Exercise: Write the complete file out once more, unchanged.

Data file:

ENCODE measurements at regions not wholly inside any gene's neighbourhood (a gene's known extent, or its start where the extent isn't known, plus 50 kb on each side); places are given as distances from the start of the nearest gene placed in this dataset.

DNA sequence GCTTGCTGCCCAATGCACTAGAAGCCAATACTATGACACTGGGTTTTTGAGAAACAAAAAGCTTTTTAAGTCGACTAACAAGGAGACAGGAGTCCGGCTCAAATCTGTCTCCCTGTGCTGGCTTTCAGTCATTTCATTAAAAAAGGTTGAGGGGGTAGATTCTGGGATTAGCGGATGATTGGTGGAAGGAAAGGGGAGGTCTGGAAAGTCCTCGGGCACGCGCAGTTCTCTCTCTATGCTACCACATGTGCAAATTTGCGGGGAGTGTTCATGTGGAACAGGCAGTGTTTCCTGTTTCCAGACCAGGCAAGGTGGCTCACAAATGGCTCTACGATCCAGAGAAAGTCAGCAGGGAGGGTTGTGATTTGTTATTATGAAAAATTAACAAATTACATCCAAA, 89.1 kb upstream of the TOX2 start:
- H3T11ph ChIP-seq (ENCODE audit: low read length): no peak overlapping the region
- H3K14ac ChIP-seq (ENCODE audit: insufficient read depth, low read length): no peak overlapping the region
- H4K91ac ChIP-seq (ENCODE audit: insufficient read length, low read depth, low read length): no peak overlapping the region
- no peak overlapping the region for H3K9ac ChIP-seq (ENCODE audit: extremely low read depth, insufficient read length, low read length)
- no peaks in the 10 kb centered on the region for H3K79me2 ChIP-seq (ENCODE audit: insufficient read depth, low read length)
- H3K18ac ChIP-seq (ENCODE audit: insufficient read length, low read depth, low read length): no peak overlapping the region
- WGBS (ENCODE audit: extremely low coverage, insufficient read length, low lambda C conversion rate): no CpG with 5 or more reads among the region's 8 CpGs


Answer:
ENCODE measurements at regions not wholly inside any gene's neighbourhood (a gene's known extent, or its start where the extent isn't known, plus 50 kb on each side); places are given as distances from the start of the nearest gene placed in this dataset.

DNA sequence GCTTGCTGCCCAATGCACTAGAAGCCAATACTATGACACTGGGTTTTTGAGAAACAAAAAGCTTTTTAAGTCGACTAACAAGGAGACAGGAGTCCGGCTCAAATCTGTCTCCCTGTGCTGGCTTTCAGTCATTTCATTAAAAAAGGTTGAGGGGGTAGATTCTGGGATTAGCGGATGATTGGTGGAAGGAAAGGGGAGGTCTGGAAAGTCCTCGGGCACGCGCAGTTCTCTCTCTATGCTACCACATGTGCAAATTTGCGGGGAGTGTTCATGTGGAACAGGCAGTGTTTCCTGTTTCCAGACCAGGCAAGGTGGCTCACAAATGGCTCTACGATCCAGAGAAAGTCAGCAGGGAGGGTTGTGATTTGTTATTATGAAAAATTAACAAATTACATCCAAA, 89.1 kb upstream of the TOX2 start:
- H3T11ph ChIP-seq (ENCODE audit: low read length): no peak overlapping the region
- H3K14ac ChIP-seq (ENCODE audit: insufficient read depth, low read length): no peak overlapping the region
- H4K91ac ChIP-seq (ENCODE audit: insufficient read length, low read depth, low read length): no peak overlapping the region
- no peak overlapping the region for H3K9ac ChIP-seq (ENCODE audit: extremely low read depth, insufficient read length, low read length)
- no peaks in the 10 kb centered on the region for H3K79me2 ChIP-seq (ENCODE audit: insufficient read depth, low read length)
- H3K18ac ChIP-seq (ENCODE audit: insufficient read length, low read depth, low read length): no peak overlapping the region
- WGBS (ENCODE audit: extremely low coverage, insufficient read length, low lambda C conversion rate): no CpG with 5 or more reads among the region's 8 CpGs